Thursday, December 2, 2021

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Michiganders mourn the loss of four students after this week's school shooting at Oxford High School, and SCOTUS Justices signal willingness to back a Mississippi abortion prohibition law.

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The Supreme Court debates abortion rights; Stacey Abrams will again run to be Georgia's governor; and Congress scrambles to avoid a shutdown.

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Seniors in non-urban areas struggle with hunger disproportionately; rural communities make a push for federal money; and Planned Parenthood takes a case to the Montana Supreme Court.

WI Main Street Group to Congress: Don't Overlook Paid Leave

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Thursday, October 28, 2021   

MADISON, Wis. -- Details are still being sorted out in the Biden administration's spending plan for boosting social programs. In Wisconsin, those pushing for paid leave for all are worried workers who need it most could be left out.

The Build Back Better plan originally offered workers across the country 12 weeks of paid leave, but in trying to win over reluctant lawmakers, it has been scaled down to four weeks, and still could be eliminated.

Shawn Phetteplace, state manager for the Wisconsin chapter of the Main Street Alliance, said failing to act would push the U.S. further behind other developed nations in this area and leave Wisconsin's working families in a bind.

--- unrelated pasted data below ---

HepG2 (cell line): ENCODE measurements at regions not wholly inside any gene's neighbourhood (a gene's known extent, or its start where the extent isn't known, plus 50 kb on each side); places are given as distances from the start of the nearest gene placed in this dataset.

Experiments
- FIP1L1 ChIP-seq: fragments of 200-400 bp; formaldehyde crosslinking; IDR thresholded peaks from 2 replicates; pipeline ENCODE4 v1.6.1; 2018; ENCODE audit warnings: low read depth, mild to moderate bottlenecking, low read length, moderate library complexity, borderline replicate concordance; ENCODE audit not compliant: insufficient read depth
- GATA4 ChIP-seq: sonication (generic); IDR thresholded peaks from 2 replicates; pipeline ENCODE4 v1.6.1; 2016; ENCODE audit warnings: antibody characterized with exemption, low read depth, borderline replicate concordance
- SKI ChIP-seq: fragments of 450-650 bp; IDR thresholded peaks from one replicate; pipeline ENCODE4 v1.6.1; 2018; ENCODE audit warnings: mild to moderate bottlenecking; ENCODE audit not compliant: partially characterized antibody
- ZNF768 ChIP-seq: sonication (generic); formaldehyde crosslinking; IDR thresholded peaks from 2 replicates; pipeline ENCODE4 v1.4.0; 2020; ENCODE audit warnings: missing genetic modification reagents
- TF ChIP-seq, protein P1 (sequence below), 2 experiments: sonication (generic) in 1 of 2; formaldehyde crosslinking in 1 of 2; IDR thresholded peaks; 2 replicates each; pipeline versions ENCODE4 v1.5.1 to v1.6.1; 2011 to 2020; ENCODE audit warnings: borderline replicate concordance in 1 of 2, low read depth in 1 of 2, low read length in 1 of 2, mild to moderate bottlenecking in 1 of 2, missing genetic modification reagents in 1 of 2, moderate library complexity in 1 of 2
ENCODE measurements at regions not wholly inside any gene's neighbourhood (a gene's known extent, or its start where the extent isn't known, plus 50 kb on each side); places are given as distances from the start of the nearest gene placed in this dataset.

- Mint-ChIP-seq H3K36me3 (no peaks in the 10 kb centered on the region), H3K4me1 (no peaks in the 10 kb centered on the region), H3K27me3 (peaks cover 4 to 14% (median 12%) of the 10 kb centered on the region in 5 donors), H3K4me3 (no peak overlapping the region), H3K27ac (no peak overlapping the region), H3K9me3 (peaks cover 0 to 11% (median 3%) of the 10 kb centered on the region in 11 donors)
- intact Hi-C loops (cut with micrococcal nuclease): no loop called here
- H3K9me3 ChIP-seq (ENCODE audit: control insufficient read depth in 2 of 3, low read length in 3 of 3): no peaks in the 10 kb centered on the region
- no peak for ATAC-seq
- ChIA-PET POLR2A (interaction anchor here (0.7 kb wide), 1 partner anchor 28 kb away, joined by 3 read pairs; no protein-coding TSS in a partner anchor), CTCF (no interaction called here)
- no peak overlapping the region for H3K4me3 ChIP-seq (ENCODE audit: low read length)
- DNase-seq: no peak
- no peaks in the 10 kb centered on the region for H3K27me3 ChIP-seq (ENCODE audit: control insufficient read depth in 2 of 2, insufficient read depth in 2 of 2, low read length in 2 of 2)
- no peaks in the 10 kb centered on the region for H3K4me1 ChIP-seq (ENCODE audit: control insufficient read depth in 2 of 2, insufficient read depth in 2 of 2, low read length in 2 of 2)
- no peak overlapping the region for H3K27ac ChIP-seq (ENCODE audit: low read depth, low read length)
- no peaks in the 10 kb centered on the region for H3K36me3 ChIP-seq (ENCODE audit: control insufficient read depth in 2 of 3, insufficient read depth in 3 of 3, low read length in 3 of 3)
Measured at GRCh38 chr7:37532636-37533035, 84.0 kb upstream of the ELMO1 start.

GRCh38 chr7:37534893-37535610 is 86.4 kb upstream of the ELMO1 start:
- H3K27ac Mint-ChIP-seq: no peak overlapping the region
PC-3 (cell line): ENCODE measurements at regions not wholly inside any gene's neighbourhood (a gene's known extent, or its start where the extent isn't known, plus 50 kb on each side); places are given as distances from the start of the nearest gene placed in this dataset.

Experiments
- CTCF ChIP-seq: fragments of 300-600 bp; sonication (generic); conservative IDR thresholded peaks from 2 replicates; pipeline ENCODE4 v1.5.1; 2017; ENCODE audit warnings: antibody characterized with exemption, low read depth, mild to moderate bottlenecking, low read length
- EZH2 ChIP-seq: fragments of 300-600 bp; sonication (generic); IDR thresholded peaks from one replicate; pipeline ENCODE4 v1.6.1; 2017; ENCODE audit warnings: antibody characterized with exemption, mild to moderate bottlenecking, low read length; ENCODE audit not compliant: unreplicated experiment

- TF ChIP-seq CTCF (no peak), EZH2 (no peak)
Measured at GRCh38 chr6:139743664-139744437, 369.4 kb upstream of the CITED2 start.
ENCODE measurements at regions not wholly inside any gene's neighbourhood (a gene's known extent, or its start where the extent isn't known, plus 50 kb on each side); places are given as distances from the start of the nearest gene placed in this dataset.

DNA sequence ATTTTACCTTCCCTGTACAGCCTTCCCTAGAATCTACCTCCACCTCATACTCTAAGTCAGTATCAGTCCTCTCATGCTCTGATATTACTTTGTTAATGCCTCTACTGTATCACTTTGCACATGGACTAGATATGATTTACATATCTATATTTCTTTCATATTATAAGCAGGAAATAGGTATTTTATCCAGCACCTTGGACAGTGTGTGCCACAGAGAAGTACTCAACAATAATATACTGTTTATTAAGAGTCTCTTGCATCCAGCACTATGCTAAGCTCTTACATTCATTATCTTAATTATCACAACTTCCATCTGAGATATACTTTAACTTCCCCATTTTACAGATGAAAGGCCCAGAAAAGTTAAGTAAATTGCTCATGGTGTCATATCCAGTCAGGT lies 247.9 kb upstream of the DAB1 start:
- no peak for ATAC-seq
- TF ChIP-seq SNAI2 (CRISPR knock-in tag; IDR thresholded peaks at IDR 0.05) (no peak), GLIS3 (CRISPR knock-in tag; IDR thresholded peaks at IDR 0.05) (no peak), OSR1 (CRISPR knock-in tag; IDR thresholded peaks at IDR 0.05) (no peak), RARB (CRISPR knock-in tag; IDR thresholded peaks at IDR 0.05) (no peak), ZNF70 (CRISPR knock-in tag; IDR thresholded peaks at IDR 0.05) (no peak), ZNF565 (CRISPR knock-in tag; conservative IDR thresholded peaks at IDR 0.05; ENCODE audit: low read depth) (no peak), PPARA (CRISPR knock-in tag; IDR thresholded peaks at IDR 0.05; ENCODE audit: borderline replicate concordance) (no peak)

"A lot of folks either have to leave their jobs permanently, or they have to take no pay and be pushed into poverty as a result," Phetteplace explained.

Sen. Joe Manchin, D-W.Va., has said paid leave is one of the provisions he is concerned about including in the Biden plan. The package was originally set at $3.5 trillion, but has been trimmed to roughly $2 trillion to alleviate cost concerns.

Nearly a dozen states require paid sick leave from private-sector companies. Wisconsin is not among them.

Other advocates of paid family leave note the unpaid leave already required by federal law is still inaccessible for 61% of working Wisconsinites. Supporters of the Biden plan now propose a tax on billionaires to help pay for the package. Phetteplace thinks these types of funding mechanisms are the best approach.

"This is not paid for by Main Street," Phetteplace asserted. "The way this is all paid for is by getting back to a reasonable tax rate for very wealthy individuals."

Those who would be taxed have at least $1 billion in assets, or have earned more than $100 million for three straight years. This approach also faces skepticism, including from some Democrats, and analysts say it might be difficult for the government to enforce.


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